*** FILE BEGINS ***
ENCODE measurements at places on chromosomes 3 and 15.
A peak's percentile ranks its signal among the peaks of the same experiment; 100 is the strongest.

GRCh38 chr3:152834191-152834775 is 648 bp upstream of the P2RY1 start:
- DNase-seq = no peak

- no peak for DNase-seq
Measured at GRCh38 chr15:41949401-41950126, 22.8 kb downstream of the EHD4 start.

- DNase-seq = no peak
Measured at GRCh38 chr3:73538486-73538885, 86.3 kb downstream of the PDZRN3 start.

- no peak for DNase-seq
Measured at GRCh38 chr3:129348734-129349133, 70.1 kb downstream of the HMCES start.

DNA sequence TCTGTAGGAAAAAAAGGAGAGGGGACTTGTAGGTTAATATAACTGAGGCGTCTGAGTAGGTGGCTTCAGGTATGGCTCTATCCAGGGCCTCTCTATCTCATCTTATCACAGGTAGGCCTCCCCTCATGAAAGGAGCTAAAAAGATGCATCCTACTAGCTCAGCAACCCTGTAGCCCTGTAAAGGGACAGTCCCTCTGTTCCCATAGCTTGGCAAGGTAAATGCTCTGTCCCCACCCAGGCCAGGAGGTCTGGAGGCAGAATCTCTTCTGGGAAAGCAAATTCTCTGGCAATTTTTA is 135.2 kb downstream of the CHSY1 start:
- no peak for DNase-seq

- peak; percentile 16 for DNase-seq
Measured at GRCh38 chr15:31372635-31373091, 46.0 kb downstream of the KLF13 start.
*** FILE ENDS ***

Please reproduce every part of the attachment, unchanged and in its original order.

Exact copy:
ENCODE measurements at places on chromosomes 3 and 15.
A peak's percentile ranks its signal among the peaks of the same experiment; 100 is the strongest.

GRCh38 chr3:152834191-152834775 is 648 bp upstream of the P2RY1 start:
- DNase-seq = no peak

- no peak for DNase-seq
Measured at GRCh38 chr15:41949401-41950126, 22.8 kb downstream of the EHD4 start.

- DNase-seq = no peak
Measured at GRCh38 chr3:73538486-73538885, 86.3 kb downstream of the PDZRN3 start.

- no peak for DNase-seq
Measured at GRCh38 chr3:129348734-129349133, 70.1 kb downstream of the HMCES start.

DNA sequence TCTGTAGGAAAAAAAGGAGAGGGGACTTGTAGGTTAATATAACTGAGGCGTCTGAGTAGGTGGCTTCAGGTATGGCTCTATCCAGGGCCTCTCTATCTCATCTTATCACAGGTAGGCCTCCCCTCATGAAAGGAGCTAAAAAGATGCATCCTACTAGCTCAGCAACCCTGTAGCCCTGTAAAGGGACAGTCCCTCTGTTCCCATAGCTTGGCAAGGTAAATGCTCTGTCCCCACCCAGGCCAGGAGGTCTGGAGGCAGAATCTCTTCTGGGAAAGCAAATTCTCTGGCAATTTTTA is 135.2 kb downstream of the CHSY1 start:
- no peak for DNase-seq

- peak; percentile 16 for DNase-seq
Measured at GRCh38 chr15:31372635-31373091, 46.0 kb downstream of the KLF13 start.